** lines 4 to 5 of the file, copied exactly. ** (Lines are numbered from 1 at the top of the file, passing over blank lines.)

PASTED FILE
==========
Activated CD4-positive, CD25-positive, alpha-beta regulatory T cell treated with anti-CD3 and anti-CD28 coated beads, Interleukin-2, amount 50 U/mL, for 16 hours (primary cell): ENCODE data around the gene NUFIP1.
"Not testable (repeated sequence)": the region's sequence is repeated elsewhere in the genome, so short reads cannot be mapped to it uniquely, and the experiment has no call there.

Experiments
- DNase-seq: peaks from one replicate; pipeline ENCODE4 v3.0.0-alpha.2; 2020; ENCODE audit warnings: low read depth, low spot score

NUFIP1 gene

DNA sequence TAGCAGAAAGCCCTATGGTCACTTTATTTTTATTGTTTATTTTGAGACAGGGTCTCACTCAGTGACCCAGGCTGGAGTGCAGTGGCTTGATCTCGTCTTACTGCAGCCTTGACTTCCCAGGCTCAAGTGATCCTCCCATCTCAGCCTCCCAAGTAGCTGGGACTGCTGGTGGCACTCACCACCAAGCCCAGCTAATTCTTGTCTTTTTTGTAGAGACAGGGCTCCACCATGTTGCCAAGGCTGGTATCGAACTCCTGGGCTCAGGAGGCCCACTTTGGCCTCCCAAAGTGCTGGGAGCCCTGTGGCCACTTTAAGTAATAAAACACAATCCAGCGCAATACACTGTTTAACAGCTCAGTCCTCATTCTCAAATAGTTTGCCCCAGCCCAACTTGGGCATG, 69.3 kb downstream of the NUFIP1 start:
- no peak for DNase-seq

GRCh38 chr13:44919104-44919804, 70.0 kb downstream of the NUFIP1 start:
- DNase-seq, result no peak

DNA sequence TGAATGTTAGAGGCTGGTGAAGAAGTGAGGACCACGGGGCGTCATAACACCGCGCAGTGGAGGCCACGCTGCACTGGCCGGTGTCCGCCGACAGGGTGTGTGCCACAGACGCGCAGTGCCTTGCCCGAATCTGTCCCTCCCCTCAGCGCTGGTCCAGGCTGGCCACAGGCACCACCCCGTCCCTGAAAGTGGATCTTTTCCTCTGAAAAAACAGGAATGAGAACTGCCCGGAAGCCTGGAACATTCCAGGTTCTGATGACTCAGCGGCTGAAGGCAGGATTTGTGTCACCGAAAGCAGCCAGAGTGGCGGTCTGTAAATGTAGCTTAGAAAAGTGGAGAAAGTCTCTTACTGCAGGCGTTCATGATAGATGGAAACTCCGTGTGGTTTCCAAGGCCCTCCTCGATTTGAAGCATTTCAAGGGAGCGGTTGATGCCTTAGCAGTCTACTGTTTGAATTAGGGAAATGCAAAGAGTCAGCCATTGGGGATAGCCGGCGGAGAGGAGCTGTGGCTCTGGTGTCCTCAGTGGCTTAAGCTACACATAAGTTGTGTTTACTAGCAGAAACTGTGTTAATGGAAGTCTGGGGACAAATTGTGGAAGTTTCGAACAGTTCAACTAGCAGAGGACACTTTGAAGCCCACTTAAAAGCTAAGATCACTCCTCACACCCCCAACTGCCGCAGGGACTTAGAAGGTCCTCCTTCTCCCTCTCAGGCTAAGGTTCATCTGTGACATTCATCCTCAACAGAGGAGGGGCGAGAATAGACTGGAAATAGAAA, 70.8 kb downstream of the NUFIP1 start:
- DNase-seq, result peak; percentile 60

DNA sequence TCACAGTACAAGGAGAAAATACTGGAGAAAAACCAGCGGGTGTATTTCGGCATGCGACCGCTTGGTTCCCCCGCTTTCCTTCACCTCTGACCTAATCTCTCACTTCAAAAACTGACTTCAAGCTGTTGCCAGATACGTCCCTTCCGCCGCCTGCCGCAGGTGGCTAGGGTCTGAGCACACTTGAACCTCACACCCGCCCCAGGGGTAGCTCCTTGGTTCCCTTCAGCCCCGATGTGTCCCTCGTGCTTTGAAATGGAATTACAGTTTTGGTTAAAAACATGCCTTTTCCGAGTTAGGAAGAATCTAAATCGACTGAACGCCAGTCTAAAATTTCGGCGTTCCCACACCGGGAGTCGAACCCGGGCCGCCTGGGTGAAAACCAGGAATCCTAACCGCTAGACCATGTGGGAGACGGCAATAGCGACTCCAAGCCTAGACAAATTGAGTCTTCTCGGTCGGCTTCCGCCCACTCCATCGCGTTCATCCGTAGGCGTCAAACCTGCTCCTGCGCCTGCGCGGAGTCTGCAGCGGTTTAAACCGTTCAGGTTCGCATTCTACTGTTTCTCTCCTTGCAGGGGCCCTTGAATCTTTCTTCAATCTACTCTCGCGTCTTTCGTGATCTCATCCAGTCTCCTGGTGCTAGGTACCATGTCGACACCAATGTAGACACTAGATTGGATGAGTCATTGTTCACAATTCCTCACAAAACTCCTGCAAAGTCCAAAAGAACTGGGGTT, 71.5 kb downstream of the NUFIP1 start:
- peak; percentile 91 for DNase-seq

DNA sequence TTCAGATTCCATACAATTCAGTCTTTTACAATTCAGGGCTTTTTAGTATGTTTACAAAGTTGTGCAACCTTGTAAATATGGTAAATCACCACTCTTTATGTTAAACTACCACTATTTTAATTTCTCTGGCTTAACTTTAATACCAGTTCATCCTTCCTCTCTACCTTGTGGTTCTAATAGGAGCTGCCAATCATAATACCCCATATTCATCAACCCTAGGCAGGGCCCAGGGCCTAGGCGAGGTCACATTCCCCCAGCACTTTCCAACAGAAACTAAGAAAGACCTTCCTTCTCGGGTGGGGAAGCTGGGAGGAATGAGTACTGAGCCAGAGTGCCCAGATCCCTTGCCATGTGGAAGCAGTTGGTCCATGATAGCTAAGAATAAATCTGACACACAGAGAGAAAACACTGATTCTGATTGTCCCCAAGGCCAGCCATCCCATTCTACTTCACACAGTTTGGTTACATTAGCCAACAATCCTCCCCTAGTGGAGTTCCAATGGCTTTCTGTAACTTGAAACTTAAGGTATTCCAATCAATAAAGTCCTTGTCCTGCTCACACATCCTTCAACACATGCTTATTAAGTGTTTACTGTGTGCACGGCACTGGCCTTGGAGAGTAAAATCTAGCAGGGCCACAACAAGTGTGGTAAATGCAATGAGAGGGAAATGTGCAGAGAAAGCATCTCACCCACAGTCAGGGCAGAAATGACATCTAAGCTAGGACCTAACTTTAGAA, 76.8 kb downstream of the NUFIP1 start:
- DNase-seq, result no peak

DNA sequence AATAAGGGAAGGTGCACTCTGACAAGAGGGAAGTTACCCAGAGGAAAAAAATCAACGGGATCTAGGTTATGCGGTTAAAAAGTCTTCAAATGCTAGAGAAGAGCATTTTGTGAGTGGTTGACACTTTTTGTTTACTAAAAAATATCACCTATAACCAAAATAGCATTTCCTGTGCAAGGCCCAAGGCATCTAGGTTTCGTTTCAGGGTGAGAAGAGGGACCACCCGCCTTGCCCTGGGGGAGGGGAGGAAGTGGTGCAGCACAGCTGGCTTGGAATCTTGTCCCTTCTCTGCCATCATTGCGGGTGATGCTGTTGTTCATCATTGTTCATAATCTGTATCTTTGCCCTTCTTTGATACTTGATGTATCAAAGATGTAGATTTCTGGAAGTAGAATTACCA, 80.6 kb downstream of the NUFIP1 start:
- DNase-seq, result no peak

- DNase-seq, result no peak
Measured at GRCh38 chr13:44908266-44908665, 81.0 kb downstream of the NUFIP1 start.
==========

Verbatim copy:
- DNase-seq: peaks from one replicate; pipeline ENCODE4 v3.0.0-alpha.2; 2020; ENCODE audit warnings: low read depth, low spot score

NUFIP1 gene